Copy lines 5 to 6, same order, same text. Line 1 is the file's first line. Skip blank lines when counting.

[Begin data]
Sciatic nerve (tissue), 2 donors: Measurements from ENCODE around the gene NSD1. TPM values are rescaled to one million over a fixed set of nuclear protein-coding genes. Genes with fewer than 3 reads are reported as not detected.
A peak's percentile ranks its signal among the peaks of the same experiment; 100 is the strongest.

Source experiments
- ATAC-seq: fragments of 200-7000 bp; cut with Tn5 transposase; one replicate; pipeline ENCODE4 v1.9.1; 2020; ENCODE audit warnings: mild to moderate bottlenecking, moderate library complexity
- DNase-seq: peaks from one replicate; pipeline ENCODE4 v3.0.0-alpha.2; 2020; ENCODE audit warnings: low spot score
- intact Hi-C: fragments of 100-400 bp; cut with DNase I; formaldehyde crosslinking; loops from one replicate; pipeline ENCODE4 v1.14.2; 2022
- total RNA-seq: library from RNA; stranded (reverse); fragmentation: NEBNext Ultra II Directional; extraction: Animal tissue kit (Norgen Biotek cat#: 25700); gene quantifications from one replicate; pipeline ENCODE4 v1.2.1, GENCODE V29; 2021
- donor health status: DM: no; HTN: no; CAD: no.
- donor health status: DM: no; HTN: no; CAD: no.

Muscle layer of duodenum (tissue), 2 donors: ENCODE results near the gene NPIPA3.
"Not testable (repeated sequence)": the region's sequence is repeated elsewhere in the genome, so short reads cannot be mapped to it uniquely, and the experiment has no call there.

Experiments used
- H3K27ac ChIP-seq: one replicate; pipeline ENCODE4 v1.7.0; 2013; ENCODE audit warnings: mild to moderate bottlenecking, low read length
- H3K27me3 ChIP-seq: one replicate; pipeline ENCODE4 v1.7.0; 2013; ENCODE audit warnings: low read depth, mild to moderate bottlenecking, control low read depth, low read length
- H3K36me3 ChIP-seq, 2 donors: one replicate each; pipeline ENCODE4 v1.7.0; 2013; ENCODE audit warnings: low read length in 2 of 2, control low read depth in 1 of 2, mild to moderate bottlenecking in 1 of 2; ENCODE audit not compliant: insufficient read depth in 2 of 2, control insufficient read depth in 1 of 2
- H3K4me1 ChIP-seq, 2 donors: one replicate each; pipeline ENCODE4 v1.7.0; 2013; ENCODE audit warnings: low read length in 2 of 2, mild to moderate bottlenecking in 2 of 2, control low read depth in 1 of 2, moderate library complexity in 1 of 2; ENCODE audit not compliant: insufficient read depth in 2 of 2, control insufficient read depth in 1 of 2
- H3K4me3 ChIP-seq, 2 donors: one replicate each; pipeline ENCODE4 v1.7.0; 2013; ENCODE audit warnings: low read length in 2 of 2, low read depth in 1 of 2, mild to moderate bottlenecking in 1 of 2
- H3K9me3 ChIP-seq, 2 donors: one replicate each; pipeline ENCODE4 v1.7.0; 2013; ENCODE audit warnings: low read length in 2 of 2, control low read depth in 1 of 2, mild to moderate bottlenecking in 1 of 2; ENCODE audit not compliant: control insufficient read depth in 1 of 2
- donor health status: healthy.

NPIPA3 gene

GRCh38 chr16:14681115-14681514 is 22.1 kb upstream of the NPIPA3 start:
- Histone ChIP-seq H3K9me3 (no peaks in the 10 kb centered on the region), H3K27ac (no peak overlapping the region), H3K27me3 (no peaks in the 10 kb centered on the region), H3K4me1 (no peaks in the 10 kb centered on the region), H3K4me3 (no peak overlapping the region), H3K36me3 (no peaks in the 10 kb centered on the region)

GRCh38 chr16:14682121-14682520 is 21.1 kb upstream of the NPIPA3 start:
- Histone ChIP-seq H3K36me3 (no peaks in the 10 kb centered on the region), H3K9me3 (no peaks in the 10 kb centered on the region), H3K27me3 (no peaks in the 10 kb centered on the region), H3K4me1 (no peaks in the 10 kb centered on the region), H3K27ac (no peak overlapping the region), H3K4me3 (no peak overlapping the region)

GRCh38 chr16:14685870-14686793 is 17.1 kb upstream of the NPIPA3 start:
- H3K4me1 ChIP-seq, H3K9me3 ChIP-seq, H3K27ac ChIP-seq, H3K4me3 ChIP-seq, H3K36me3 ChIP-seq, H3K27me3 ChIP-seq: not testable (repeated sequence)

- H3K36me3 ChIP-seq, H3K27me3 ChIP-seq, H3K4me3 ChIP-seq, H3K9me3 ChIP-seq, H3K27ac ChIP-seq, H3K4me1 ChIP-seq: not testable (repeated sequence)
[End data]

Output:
- DNase-seq: peaks from one replicate; pipeline ENCODE4 v3.0.0-alpha.2; 2020; ENCODE audit warnings: low spot score
- intact Hi-C: fragments of 100-400 bp; cut with DNase I; formaldehyde crosslinking; loops from one replicate; pipeline ENCODE4 v1.14.2; 2022